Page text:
Trust office, are you prepared for the future?

There is a lot to be done in the trust sector. The legislation is subject to change and the supervisor (DNB) more assertively present on the playing field than before. What exactly do you need to pay attention to as a director of a trust office?

Regulatory changes

On January 1st, 2015, the new Regulation on Sound Operational Management (Rib Wtt 2014) was enacted for trust offices.

This regulation has considerably tightened the requirements for trust offices regarding operational management and client research. Among others, trust offices are required to:

  • have an audit function in their organisation;  
  • perform a periodic risk assessment of their own operational management and take appropriate measures to control the identified risks;
  • strengthen the role and duties of the compliance function, and;
  • perform a risk analysis for each client to obtain a good picture of the integrity risks.

At the end of 2014, DNB drafted further guidance in the form of Q&As to help trust offices with implementing the altered requirements for sound operational management. These Q&As are available on the DNB website under the "Open Book Supervision".

The Q&As Operational Management give proper guidance for complying with the amended regulations concerning corporate integrity.

Supervision –Investigations by DNB

We regularly see that trust offices have insufficient knowledge on which themes are important for DNB (and hence also for the trust offices) and may therefore be subject to examination by DNB.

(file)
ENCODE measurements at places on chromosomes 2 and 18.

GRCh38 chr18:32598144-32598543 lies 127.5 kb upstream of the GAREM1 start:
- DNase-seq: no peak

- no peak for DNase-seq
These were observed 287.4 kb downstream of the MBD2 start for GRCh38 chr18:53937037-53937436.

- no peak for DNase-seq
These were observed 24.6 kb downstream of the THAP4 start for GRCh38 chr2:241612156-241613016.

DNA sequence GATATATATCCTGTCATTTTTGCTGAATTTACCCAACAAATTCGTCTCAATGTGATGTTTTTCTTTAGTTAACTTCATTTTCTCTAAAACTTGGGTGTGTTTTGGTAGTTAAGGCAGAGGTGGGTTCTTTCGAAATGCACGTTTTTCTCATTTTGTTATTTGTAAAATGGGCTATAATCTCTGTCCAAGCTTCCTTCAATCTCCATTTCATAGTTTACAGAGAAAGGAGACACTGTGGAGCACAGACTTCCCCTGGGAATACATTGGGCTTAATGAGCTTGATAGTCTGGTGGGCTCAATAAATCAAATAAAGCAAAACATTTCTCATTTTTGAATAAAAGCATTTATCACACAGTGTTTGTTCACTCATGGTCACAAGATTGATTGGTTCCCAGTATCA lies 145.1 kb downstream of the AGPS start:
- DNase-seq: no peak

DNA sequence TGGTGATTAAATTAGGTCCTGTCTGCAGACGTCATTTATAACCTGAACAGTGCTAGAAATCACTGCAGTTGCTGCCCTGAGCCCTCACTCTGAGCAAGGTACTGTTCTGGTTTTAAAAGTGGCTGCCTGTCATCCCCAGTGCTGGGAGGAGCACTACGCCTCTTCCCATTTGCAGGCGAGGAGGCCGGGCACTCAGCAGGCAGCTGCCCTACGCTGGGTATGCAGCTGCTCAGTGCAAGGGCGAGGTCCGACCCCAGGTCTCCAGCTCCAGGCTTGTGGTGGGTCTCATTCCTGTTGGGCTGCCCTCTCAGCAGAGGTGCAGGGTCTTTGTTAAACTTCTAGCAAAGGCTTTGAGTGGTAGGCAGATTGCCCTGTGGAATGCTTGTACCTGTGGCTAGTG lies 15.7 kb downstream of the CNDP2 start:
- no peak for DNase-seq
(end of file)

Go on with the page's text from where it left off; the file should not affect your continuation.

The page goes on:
This seems odd, since DNB gives more and more insight into its way of working and the planning of its investigations. DNB writes newsletters for each sector and identifies its supervision themes in the brochure "Themes DNB Supervision". However, since DNB has not yet included its planned investigations for 2015 for the trust sector in the newsletter for trust offices—and has included these investigations in the brochure "Themes DNB Supervision" under the "cross-sectoral investigations" instead—we can understand why trust offices are not yet fully aware of DNB's planned investigations. We would like to refer you to a DNB newsletter (for pension funds). since the content of this newsletter is also relevant for trust offices. The brochure "Themes DNB Supervision" is particularly important. 

The following overview is included on page 19 of the brochure. From this, you can deduce which investigations DNB has planned for the trust sector in 2015. 

DNB vigorously initiated its investigation planning in 2015. Some of our customers have already received a request to supply information regarding the systematic integrity risk analysis. This analysis is obligatory for trust offices as of January 1st, 2015 (Rib, Wtt 2014). This shows how DNB is "on the ball". It seems that DNB wants to hit "home runs’ fast, to stimulate the trust sector to comply with the new regulations.

The annex of the booklet includes a schedule of the theme investigations for each quarter of the year. Below you can find the planning regarding several important investigations that will also be conducted in the trust sector.

More information about DNB's investigations, you can find here.

Suitability of directors

In December 2014, DNB has released its most recent newsletter for trust offices. This newsletter was specifically focused on the topic "Director, know your law."